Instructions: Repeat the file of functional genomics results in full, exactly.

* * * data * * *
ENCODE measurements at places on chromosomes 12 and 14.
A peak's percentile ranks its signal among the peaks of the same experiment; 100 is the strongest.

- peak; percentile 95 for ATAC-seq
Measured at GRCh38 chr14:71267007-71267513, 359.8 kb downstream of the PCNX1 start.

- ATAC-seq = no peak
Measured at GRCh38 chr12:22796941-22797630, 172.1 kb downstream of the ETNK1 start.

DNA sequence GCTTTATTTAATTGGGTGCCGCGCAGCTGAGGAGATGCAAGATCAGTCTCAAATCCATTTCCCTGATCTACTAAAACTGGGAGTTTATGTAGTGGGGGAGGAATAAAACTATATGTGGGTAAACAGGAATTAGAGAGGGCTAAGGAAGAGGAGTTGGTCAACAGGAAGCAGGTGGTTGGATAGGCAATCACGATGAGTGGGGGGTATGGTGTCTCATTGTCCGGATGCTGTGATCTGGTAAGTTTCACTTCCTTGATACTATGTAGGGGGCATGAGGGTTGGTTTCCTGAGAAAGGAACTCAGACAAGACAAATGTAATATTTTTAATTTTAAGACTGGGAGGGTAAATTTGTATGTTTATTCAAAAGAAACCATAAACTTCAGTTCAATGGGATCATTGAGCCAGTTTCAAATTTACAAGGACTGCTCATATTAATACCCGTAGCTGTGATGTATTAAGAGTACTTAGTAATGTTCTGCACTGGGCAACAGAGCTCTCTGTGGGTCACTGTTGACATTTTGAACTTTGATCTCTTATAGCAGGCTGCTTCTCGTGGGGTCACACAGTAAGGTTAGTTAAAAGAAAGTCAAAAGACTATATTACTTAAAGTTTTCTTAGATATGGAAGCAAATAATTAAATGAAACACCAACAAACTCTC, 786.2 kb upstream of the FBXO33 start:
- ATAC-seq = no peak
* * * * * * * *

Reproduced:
ENCODE measurements at places on chromosomes 12 and 14.
A peak's percentile ranks its signal among the peaks of the same experiment; 100 is the strongest.

- peak; percentile 95 for ATAC-seq
Measured at GRCh38 chr14:71267007-71267513, 359.8 kb downstream of the PCNX1 start.

- ATAC-seq = no peak
Measured at GRCh38 chr12:22796941-22797630, 172.1 kb downstream of the ETNK1 start.

DNA sequence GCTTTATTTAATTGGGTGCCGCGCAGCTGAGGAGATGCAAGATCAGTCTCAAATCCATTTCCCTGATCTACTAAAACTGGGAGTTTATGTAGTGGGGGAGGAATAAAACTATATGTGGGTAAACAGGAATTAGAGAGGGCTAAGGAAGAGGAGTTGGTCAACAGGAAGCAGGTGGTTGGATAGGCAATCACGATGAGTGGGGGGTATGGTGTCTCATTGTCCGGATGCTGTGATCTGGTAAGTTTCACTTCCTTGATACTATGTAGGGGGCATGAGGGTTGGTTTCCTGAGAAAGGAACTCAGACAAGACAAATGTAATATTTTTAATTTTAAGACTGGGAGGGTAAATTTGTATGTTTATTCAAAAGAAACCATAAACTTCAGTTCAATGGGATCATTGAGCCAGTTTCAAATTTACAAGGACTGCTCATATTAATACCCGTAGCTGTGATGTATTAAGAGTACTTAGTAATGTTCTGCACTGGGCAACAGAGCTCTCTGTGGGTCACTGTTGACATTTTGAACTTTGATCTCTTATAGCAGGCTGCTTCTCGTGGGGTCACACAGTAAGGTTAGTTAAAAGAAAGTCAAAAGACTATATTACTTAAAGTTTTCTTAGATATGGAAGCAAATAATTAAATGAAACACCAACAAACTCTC, 786.2 kb upstream of the FBXO33 start:
- ATAC-seq = no peak